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photograms onto 16mm B\W - any advice?


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#1 bibbob

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Posted 21 October 2005 - 11:05 AM

Hi,

Im trying to make 16mm photograms (not stills), at the moment i am using Agtha STA (with ISO\ASA of 80) negative film,

Ive found exposing for 2-3 seconds works well.
Ive been using paper developer instead of film developer, what sort of difference will this make - i am new to home developing.

The images come out pretty well. But appear a little purple, (someone said i should leave the film in the fixer\stop bath longer.

Also, it seems like after a point of time in the developer it stops darkening the image. Can i leave the film in there indefinitely.

Any advice?

Cheers! :)
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#2 John Pytlak RIP

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Posted 21 October 2005 - 11:08 AM

The purple color is likely absorber dye or sensitizing dye. I agree --- be sure your fix and wash times are adequate to clear out the dye.

If you leave the film in the developer too long, eventually you will start to see fog in the lighter areas of the image. Develop long just long enough ("to completion") to fully develop the black areas. Run a developer time series and measure the densities of the black and clear areas to choose the optimum time.
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#3 Dickson Sorensen

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Posted 21 October 2005 - 11:19 AM

If you are using dektol paper developer you may find that it increases the contrast a little, not to worry.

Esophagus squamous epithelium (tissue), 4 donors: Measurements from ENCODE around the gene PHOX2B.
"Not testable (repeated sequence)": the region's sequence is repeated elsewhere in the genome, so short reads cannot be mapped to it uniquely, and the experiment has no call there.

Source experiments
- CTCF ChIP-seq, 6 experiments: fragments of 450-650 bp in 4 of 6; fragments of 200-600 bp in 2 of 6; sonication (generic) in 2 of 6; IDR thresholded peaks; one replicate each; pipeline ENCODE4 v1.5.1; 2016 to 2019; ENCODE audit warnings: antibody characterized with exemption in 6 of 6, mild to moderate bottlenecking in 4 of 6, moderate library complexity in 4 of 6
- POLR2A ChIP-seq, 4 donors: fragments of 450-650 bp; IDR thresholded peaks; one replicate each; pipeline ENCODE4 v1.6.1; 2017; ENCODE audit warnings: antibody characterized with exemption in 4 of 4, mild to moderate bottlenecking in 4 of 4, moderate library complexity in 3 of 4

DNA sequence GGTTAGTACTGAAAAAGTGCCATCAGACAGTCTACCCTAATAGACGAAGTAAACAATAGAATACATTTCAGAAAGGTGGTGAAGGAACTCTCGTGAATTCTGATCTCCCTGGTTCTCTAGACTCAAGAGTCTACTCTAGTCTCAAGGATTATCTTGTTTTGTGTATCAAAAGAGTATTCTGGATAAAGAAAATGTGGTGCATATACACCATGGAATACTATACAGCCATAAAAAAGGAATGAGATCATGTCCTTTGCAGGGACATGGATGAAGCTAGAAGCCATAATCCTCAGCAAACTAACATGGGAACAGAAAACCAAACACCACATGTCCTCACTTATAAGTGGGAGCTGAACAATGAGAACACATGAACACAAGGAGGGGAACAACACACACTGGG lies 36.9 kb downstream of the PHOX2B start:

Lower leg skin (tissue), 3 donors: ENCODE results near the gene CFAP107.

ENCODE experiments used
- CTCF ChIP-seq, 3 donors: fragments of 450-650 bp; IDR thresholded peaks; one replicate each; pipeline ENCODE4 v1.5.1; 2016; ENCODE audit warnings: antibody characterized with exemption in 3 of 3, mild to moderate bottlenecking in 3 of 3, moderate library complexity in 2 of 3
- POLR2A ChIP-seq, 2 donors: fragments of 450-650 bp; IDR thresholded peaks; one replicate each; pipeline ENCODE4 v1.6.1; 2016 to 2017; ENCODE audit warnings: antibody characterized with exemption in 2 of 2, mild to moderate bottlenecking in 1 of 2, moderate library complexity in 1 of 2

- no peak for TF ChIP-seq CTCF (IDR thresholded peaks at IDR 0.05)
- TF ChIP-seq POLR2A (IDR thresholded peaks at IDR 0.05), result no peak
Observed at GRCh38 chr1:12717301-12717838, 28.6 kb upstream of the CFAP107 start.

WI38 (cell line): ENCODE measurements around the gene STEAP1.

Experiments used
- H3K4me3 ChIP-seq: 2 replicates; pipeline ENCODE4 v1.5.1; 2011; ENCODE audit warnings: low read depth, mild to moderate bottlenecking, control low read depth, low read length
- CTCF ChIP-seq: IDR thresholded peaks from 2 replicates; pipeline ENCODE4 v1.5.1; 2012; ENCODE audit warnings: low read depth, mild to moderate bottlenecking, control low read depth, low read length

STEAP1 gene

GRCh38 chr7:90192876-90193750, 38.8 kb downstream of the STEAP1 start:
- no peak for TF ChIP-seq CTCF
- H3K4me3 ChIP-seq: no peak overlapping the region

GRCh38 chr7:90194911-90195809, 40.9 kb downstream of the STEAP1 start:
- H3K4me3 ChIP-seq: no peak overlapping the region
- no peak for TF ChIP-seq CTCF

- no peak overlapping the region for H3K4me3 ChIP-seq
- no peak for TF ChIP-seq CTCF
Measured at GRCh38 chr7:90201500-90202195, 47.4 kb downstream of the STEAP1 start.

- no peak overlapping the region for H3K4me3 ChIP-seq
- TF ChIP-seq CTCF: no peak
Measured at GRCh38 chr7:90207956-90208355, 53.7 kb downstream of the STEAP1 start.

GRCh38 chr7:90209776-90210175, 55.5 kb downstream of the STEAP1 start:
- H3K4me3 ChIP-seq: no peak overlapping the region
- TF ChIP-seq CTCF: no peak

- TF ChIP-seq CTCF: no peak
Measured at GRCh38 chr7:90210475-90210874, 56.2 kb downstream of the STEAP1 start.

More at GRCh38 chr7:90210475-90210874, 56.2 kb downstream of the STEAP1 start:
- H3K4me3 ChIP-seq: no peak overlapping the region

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#4 Steven Gilbert

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Posted 21 October 2005 - 04:05 PM

Hi. I'm curious to learn more about making animated photograms. Currently, I know nothing about the process. I've seen the short films of Sheri Wills:

http://www.sheriwill.../photogram.html

Could you tell me how this is done? Are the photograms created on photographic paper and then re-shot onto 16mm. It looks to me like simple fades from one image to the next.

Or is it possible to create the photogram directly onto 16mm film?

Thanks.
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#5 bibbob

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Posted 21 October 2005 - 06:11 PM

hi stevn,

It looks like she is doing it with photograms onto photographic paper, then she is filming them onto 16mm by means of an optical printer - allowing her to use fades, create movement etc.

Im doing photograms directly onto 16mm, placing objects like lace accross the film then exposing. This creates patterns accross the frames - creating a fast changing image rather than giving each photogram time as she does.

For best advice on doing photograms on photographic paper google it and there are quite a few sites that can tell you more than i can. Its mainly about experimenting till it looks right.

Hope that helps
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